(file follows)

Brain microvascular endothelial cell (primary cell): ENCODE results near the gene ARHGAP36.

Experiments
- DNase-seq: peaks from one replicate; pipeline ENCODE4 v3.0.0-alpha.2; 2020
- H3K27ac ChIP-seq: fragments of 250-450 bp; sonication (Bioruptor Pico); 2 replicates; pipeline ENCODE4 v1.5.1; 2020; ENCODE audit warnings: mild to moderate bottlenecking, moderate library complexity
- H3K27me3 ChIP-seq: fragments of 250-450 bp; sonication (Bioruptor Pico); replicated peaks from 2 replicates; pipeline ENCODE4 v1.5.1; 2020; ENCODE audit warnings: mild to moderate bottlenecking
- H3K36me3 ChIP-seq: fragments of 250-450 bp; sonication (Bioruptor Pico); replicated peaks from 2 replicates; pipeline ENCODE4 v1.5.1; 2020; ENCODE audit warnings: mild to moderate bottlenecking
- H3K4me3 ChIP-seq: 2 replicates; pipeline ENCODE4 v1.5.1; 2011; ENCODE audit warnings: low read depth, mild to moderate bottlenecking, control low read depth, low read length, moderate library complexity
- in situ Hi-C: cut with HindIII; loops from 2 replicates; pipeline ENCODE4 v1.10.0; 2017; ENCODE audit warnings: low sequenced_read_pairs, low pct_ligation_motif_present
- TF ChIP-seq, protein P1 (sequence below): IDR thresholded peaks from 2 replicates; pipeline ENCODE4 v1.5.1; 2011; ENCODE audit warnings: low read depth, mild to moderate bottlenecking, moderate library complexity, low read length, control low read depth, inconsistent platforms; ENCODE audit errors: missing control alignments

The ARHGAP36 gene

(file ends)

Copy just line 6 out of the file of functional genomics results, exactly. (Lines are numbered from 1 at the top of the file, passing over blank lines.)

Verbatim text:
- H3K36me3 ChIP-seq: fragments of 250-450 bp; sonication (Bioruptor Pico); replicated peaks from 2 replicates; pipeline ENCODE4 v1.5.1; 2020; ENCODE audit warnings: mild to moderate bottlenecking